We returned from Wisconsin just over two hours ago.
It was a very pleasant trip - the weather most cooperative, no traffic detours, and no worries about stopping every twenty minutes or so (those who know my wife and I well understand why this is).
We took a very light breakfast with us, which we ate at a state park along the way. With about fifteen miles to go, we hit the last outpost of civilization - a McDonald's - where we bought coffees and nursed them for the remainder of the trip.
On arrival in the general area, my wife made the observation that there was much in the way of perceivable signs of life; something she had not quite expected.
The church itself is huge; one can see it for miles around on a clear day. We made our way inside and went to the chapel to make our prayer and offering. After about ten minutes, my wife set outside to stroll the grounds; she had wanted a few minutes to herself, so son and I remained in the chapel and I began to say the Rosary, a Catholic devotional prayer. (One good thing about Catholic forms of prayer - they're great when you are at a loss for words.) While I was doing this, I felt assured that our purposes in making the 225-mile round trip were not in vain. There is still something very energetic about the place, and with nature beginning to burst forth in the splendor of spring, it is adding to the immense feeling of serenity I drew. I am ready to move on.
I intend to make two posts on Good Friday. One is about the day itself. I cannot in all righteousness let this day pass and write only about myself. While it is important that I finish telling my story, and while I can draw similarities, they pale in comparison to the fullness of that day.
Okay - before we get to the Main Events, I have just the slightest of rants. I realize I'm most likely the only one of about twenty people who see the pitfall, and I don't know how to manage it other than to chalk it up to the company I am among at the time.
Like Ash Wednesday nearly fifty days ago, Good Friday is a day of fasting and abstinence for Catholics between ages 14 and 60. The guidelines suggest "one full meatless meal and two light meatless meals." Remember at the beginning of this series when I asked if a Snickers bar and a Red Bull constituted a light meatless meal? In this crowd that question becomes a bit more real.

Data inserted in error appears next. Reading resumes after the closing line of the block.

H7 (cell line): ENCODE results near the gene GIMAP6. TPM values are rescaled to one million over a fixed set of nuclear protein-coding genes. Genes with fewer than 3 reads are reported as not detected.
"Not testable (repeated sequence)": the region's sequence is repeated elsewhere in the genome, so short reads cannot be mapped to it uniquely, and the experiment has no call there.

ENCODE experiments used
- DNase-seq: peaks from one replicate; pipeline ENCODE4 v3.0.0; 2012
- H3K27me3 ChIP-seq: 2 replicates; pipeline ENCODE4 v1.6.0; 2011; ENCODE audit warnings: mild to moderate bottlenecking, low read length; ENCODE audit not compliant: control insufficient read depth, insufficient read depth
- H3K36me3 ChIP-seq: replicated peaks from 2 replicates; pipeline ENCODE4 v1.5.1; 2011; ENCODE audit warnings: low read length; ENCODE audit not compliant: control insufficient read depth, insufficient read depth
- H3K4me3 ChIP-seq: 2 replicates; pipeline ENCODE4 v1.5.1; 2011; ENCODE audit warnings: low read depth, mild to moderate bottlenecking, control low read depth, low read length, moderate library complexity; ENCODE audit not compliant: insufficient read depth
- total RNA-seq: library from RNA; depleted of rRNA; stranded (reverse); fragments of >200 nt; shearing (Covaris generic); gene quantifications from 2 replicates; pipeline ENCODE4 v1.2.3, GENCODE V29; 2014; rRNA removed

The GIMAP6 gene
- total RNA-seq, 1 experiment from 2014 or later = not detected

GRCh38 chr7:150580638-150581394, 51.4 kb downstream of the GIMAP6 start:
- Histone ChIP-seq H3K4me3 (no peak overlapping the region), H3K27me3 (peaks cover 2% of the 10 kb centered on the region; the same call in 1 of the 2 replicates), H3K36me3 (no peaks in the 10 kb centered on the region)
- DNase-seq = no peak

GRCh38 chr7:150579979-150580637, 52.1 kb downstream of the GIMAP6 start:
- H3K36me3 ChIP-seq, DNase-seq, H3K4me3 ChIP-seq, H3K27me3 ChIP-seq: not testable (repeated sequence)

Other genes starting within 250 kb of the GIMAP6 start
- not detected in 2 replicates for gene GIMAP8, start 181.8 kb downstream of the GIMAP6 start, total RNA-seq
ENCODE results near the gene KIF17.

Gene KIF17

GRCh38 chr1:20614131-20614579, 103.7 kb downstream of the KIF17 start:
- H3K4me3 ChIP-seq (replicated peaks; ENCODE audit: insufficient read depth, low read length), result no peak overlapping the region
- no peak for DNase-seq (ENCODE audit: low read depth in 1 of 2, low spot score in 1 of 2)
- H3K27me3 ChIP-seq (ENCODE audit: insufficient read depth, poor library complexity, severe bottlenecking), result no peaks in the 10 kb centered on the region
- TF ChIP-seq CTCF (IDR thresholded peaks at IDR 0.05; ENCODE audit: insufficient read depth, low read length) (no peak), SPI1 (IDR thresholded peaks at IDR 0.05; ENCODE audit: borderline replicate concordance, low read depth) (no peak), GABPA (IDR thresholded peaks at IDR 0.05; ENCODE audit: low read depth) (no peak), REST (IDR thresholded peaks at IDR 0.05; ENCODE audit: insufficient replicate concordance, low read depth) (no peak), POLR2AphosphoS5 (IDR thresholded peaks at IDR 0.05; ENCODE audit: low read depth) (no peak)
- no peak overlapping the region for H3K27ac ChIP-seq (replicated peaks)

On Good Friday, the Catholic choir I'm in gives a performance of Theodor DuBois' The Seven Last Words of Christ at mid-afternoon. Later in the evening is the liturgical observance of Christ's passion and death, at which we also sing. There's roughly a 2-1/2 hour layover between the concert and the service; time to kill as it's impractical to drive home and back. So most of us go out and have a social dinner.
I am not against the idea of the social gathering. It's actually better at this time than a Christmas party on a separate date. However, this tends to throw the spirit of the day out the window with the holy water. Dinner is far from austere. The non-meat choices are extremely limited; the portion sizes are large enough that just looking at them has me gaining a couple of pounds; and the alcohol tends to flow freely. Madame Director is Catholic enough to know that something about all this doesn't quite meet muster, but it happens anyway. How close to a near occasion of sin does one need to reach?
None of that sets well with me. Adding watching my diet to the list makes it worse. I don't want to appear antisocial; alternative meal choices are virtually nonexistent; and what else would I do for 2-1/2 hours waiting? What would you do? What would Jesus do??
I'll say this much and leave it alone - it won't be anywhere near the same wonderful feeling I had as I left the Hill today. It will help me get through that very awkward time.